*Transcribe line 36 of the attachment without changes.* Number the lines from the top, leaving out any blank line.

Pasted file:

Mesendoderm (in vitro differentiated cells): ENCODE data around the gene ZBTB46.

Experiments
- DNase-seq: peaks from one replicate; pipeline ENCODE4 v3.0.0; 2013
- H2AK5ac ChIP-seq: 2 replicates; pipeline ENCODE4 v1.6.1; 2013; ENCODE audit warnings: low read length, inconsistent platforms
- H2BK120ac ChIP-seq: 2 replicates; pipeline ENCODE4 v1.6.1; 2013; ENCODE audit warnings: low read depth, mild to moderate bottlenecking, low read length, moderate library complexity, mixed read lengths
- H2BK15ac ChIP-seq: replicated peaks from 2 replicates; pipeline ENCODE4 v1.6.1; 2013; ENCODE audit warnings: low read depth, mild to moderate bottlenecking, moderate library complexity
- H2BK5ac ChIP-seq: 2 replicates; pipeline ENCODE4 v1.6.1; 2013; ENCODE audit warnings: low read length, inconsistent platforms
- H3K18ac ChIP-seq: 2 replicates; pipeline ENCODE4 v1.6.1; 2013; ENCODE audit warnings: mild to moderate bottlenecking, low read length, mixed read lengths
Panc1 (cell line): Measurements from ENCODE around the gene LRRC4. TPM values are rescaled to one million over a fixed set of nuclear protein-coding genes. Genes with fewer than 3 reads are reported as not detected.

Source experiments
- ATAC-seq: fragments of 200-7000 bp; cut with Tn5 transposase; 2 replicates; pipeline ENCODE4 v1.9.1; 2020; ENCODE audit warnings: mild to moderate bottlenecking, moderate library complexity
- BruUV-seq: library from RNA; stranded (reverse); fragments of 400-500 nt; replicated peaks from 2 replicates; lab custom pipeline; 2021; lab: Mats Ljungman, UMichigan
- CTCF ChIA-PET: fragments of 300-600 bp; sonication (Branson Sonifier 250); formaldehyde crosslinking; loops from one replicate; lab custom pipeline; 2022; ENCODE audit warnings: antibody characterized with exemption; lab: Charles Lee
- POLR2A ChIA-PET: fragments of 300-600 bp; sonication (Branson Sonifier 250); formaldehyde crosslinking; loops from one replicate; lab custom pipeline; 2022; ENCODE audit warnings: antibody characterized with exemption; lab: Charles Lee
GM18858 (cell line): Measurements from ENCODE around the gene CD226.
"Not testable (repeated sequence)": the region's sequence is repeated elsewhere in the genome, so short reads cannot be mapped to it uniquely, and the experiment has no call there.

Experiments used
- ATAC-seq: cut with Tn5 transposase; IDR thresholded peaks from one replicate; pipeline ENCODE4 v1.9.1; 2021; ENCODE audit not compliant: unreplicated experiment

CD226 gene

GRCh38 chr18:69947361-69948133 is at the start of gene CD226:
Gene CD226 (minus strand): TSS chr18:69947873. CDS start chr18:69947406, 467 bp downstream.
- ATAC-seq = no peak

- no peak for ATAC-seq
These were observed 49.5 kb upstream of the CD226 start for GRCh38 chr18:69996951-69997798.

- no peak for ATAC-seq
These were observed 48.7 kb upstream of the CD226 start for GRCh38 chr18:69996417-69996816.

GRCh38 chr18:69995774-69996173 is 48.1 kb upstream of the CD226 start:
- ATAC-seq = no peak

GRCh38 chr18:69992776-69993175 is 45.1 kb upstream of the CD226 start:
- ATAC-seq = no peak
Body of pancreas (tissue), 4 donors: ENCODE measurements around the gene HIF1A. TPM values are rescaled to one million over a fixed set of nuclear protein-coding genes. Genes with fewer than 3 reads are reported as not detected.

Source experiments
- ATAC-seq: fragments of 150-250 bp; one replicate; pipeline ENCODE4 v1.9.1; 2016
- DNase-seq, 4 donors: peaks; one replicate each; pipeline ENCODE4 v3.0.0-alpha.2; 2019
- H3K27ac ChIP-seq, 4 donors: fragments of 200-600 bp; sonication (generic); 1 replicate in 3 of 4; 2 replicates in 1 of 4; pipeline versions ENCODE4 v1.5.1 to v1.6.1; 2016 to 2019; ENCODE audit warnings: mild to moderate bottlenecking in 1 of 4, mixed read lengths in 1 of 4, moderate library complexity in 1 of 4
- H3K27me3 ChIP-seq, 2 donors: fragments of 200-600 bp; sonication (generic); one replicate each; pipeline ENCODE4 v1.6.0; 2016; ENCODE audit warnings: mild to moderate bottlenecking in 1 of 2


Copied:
- H3K27me3 ChIP-seq, 2 donors: fragments of 200-600 bp; sonication (generic); one replicate each; pipeline ENCODE4 v1.6.0; 2016; ENCODE audit warnings: mild to moderate bottlenecking in 1 of 2